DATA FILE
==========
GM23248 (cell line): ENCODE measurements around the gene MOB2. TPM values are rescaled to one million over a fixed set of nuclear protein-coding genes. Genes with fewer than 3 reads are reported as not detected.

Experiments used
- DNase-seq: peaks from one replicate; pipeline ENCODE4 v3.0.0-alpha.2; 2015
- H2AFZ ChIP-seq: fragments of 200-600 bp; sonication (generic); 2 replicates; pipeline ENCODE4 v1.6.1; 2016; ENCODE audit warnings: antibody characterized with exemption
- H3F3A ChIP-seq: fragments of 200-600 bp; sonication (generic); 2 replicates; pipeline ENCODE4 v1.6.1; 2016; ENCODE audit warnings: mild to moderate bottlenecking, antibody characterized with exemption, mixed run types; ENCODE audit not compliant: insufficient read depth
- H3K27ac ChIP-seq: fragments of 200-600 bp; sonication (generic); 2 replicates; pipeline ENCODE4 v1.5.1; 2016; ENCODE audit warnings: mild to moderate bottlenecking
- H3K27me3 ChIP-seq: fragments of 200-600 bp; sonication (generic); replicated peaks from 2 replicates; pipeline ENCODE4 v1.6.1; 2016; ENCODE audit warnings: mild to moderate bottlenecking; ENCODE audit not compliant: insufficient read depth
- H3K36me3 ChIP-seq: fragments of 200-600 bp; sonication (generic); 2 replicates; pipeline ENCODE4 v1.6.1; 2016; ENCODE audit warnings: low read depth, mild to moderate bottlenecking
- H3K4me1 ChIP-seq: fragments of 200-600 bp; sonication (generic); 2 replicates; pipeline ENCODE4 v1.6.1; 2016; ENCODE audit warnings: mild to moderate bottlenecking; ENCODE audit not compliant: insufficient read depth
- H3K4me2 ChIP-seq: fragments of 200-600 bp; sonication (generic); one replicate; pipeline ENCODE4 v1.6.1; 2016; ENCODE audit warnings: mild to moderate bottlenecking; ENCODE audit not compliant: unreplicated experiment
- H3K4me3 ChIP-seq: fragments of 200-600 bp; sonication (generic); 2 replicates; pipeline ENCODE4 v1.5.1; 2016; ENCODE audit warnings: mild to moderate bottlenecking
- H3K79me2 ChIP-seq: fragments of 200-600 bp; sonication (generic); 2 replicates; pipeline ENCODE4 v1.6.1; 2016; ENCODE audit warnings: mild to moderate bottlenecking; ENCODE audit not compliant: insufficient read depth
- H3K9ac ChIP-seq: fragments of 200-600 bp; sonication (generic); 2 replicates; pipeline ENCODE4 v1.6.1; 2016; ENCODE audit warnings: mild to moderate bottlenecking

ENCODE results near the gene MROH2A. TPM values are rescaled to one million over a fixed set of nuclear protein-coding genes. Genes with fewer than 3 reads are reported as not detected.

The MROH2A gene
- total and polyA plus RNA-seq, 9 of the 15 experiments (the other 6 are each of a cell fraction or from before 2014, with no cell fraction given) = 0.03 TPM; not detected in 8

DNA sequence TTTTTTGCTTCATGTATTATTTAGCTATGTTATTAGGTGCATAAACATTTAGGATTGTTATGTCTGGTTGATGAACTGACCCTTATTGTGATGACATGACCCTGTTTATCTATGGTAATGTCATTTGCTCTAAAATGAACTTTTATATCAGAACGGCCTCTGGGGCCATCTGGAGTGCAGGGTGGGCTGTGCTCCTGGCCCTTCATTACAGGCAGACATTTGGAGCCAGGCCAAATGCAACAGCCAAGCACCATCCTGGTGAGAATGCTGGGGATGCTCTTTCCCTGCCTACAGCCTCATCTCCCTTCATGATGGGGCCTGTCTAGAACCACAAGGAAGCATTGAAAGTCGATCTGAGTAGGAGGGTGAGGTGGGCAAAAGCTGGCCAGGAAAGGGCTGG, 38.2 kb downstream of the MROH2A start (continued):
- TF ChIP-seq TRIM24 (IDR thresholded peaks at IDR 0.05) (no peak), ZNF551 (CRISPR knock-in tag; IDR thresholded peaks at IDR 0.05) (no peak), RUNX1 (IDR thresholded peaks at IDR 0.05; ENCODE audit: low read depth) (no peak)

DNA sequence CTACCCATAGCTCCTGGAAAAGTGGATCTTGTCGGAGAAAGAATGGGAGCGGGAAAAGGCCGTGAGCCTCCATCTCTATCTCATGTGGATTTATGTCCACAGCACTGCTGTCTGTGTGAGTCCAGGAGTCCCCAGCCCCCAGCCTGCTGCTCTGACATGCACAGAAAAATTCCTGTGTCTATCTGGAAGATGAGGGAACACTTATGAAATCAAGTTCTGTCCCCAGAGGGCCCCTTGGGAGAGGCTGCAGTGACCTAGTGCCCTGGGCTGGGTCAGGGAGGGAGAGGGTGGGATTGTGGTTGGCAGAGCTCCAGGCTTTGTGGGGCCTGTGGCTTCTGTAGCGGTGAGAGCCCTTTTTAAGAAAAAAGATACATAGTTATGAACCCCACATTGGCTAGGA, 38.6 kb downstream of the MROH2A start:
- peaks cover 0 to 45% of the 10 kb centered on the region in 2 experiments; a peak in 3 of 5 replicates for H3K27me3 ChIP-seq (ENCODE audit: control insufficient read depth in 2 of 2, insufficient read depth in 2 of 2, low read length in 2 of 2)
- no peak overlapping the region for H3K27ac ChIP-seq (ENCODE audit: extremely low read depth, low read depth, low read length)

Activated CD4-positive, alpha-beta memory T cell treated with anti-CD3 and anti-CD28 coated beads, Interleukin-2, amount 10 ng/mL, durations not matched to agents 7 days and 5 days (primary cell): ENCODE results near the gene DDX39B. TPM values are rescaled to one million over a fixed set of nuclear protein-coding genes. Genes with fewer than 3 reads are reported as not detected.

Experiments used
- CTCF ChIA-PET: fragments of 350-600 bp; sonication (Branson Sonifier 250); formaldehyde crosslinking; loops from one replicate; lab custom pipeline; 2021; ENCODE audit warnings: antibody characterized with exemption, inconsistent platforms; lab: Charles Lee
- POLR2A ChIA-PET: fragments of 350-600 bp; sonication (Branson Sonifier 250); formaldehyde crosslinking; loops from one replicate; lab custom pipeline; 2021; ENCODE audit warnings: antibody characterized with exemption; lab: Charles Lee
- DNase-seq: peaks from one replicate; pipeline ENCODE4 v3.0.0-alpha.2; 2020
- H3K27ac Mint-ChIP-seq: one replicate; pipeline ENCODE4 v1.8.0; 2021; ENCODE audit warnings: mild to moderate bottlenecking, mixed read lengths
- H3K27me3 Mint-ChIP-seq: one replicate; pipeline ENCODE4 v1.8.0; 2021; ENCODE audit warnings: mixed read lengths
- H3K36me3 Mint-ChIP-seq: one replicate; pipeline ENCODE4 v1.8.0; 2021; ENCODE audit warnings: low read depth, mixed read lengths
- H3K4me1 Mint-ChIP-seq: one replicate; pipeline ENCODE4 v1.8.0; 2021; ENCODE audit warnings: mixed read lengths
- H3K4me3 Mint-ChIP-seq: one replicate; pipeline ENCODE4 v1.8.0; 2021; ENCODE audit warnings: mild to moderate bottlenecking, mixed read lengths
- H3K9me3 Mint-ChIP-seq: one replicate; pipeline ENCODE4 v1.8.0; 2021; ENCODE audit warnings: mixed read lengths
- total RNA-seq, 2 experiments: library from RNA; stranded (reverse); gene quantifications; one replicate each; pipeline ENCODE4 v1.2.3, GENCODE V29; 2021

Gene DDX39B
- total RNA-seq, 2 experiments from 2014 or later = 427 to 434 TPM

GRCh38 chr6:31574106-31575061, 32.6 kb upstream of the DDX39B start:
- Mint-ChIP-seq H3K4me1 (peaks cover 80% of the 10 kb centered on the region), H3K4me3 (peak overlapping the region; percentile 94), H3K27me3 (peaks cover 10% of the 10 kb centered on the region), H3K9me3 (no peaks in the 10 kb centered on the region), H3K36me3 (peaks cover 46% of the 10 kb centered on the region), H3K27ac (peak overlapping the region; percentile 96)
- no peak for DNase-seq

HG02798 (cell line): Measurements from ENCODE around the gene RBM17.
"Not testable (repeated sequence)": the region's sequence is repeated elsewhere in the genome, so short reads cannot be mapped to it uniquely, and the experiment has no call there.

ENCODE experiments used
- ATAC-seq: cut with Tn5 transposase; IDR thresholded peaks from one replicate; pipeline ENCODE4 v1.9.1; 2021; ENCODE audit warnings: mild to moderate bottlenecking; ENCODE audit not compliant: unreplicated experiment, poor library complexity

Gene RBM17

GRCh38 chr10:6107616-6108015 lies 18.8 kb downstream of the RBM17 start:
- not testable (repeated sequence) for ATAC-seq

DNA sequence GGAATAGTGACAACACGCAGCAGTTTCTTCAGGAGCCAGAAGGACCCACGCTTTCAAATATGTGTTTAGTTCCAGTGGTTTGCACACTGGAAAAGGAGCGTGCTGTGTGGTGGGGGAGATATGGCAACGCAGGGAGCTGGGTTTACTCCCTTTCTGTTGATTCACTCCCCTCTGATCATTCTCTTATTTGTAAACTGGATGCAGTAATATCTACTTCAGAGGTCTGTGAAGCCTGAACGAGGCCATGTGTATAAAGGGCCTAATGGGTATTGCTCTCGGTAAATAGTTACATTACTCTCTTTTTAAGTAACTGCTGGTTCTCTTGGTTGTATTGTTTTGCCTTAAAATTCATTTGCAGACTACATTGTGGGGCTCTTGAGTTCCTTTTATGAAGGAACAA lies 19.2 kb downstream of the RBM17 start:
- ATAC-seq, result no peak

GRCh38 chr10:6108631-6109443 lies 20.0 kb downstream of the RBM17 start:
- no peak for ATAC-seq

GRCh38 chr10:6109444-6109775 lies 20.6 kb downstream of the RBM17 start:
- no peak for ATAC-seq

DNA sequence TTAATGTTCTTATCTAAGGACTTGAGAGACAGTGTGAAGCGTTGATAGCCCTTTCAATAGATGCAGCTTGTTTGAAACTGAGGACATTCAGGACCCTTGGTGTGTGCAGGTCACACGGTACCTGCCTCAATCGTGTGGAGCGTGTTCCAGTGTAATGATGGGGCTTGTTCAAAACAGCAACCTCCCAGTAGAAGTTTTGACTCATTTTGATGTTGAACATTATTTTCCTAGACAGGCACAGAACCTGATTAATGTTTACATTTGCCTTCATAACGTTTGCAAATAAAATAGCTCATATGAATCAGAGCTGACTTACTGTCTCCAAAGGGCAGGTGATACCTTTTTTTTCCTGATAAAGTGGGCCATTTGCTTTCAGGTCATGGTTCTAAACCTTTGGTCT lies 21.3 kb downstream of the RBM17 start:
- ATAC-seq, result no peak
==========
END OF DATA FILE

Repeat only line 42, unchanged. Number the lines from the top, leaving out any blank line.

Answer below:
- ATAC-seq: cut with Tn5 transposase; IDR thresholded peaks from one replicate; pipeline ENCODE4 v1.9.1; 2021; ENCODE audit warnings: mild to moderate bottlenecking; ENCODE audit not compliant: unreplicated experiment, poor library complexity